It is clear to the Panel that the Complainant has rights in its registered Trademarks containing the terms “RUE DU COMMERCE”, which have been registered in 2000 and 2005 and used extensively by the Complainant prior to the registration of the disputed domain name. It is well established in UDRP decisions that the difference of omitting one letter of a trademark in a domain name amounts to the presence and use of a domain name confusingly similar to the registered Trademarks of the Complainant and there are also numerous UDRP decisions wherein the panel has held that the addition of the gTLD suffix “.com” does not avoid confusion, see Accor v. Noldc Inc., WIPO Case No. D2005-0016 and Alstom v. Itete Peru S.A., WIPO Case No. D2009-0877.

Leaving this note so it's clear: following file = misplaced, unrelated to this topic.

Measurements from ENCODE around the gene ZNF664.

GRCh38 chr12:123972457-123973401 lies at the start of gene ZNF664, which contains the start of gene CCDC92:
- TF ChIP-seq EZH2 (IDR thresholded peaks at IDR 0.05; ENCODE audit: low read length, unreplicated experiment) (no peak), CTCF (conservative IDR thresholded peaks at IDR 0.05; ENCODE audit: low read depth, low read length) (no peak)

B. Rights or Legitimate Interests
The Respondent has not filed any Response in this proceeding. Therefore the Panel may accept all reasonable inferences and allegations included in the Complaint as true. The Complainant has made a prima facie case that the Respondent lacks rights or legitimate interests in the disputed domain name by stating that the Respondent has never been known by the disputed domain name and is not making a legitimate noncommercial or fair use of the disputed domain name. Furthermore, the Complainant has never given a license nor in any way authorized the Respondent to make use of the Complainant’s Trademarks. There is no evidence that the Respondent has ever engaged in any legitimate business under “rue du commerce” or the Complainant’s Trademarks. It has been held by panels in UDRP decisions that such lack of justification from the Respondent allows inferring that the later has no legitimate interest or rights in the said domain name. See Countrywide Financial Corporation, Inc. and Countrywide Home Loans, Inc. v. Marc Bohleren, WIPO Case No. D2005-0248 and Pavillion Agency, Inc. v. Gereenhouse Agency Ltd., WIPO Case No. D2000-1221.